If you have HIV/AIDS and find out you are pregnant or think you may be pregnant, you should let your health care provider know as soon as possible. Some HIV/AIDS medicines may harm your baby. Your health care provider may want you to take different medicines or change the doses.
It is also possible to give HIV to your baby. This is most likely to happen around the time you give birth. For this reason, treatment during this time is very important for protecting your baby from infection. Several treatments may prevent the virus from spreading from you to your baby. Your health care provider can recommend the best one for you.
Your baby will also need to have treatment for at least the first six weeks of life. Regular testing will be needed to find out if your baby is infected.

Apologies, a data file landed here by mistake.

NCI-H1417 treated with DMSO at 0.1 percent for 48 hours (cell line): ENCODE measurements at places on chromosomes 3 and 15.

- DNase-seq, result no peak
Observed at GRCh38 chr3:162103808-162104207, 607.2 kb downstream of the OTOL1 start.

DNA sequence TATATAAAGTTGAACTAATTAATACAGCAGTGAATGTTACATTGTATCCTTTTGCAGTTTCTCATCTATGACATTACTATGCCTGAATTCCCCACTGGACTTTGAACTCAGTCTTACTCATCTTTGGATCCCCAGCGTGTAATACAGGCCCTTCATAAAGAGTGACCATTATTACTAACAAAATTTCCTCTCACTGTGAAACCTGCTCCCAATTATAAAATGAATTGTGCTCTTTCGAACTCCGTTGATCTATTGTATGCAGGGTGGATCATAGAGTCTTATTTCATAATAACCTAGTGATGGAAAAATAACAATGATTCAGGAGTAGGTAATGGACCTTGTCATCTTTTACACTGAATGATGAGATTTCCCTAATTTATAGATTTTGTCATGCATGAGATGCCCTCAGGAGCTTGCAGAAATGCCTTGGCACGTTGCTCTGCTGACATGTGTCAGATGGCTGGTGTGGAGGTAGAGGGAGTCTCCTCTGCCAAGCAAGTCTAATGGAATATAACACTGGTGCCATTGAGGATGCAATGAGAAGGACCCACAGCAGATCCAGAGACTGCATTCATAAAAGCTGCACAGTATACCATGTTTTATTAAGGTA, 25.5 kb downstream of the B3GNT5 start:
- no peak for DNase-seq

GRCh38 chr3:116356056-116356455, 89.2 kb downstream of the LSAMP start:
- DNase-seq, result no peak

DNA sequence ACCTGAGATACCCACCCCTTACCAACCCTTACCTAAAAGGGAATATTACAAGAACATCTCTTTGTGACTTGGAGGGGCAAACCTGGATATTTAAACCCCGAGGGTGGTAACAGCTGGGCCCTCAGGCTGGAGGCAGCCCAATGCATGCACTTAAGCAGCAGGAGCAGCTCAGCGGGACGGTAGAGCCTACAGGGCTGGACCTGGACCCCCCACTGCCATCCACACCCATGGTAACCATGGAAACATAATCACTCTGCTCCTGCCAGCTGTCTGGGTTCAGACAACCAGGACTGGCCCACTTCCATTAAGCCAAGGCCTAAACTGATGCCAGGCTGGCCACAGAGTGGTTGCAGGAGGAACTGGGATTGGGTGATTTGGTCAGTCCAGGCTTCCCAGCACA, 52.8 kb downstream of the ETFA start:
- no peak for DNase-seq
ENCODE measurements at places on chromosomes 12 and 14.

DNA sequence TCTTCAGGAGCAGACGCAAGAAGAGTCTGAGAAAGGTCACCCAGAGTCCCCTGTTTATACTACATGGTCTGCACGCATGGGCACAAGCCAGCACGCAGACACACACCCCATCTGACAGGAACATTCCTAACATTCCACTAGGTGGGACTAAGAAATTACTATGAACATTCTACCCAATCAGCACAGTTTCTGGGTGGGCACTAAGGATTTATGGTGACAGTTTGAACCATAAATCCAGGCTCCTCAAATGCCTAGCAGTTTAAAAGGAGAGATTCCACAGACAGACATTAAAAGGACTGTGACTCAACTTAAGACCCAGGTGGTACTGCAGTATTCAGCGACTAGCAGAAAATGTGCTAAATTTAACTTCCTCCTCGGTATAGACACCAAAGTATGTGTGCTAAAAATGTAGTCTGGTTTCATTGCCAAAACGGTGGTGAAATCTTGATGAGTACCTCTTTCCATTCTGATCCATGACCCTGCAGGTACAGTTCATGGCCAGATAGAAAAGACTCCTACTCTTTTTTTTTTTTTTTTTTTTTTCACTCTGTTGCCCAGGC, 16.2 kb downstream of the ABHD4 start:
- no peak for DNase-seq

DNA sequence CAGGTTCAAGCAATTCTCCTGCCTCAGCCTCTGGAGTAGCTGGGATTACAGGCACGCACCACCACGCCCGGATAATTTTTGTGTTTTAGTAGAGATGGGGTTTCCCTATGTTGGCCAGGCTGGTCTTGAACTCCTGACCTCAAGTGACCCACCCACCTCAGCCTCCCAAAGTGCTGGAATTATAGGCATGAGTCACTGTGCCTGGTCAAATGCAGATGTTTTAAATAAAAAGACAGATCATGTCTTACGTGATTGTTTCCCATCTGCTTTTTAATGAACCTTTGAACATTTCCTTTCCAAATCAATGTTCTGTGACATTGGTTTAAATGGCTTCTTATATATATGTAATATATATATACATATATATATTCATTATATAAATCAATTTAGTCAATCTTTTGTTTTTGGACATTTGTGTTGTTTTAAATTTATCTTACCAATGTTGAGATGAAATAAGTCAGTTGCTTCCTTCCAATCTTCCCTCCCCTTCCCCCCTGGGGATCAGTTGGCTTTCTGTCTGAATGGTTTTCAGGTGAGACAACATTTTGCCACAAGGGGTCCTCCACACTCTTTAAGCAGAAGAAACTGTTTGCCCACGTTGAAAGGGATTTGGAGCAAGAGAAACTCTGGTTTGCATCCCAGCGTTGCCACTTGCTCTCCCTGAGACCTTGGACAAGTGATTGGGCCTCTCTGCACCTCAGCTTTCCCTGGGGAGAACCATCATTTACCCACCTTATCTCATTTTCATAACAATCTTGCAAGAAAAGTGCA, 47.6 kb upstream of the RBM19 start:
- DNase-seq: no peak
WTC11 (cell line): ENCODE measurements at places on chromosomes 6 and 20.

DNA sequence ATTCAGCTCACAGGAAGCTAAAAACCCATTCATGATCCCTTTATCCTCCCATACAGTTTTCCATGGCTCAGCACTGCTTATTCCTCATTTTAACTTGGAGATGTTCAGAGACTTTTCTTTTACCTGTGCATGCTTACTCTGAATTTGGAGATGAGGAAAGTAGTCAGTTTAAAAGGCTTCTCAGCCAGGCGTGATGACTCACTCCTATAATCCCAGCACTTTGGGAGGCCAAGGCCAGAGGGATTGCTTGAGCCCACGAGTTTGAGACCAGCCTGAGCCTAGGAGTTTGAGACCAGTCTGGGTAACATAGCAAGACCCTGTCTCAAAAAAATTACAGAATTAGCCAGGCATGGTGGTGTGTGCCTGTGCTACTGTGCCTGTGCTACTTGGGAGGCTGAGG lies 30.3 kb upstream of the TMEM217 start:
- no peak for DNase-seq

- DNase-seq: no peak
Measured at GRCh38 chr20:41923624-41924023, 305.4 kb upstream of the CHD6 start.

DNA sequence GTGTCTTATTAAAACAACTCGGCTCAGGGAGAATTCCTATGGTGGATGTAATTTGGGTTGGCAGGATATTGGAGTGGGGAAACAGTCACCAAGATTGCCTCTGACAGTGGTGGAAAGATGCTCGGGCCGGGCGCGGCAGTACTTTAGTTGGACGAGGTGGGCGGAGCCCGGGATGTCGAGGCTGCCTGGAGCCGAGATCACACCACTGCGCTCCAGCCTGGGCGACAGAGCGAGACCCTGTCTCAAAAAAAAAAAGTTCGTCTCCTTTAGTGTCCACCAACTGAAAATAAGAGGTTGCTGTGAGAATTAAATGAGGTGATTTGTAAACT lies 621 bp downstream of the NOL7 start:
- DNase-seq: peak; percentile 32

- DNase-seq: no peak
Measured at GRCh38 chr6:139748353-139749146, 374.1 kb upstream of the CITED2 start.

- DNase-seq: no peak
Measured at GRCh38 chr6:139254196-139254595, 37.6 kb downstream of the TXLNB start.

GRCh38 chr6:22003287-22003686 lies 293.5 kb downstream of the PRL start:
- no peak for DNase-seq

- Health Risks Grow as Young People Born with HIV Age (03/31/2017, HealthDay)
- U.S. Sees Big Drop in Number of Babies Born with HIV (03/20/2017, HealthDay)
Prevention and Risk Factors
- Having Children (AIDS.gov)
Videos and Tutorials
- Preventing the Spread of HIV - Mother-to-Child (Healthy Roads Media)
Statistics and Research
- HIV among Pregnant Women, Infants, and Children (Centers for Disease Control and Prevention)
- ClinicalTrials.gov: HIV/AIDS and Pregnancy (National Institutes of Health)
Journal Articles References and abstracts from MEDLINE/PubMed (National Library of Medicine)
- Article: A descriptive study on demographic and behavioral characteristics of males...
- Article: Reproductive history before and after HIV diagnosis: A cross-sectional study...
- Article: Cytomegalovirus Acquisition and Inflammation in Human Immunodeficiency Virus-Exposed Uninfected Zimbabwean...
- HIV/AIDS and Pregnancy -- see more articles
- Children and HIV (AIDS.gov)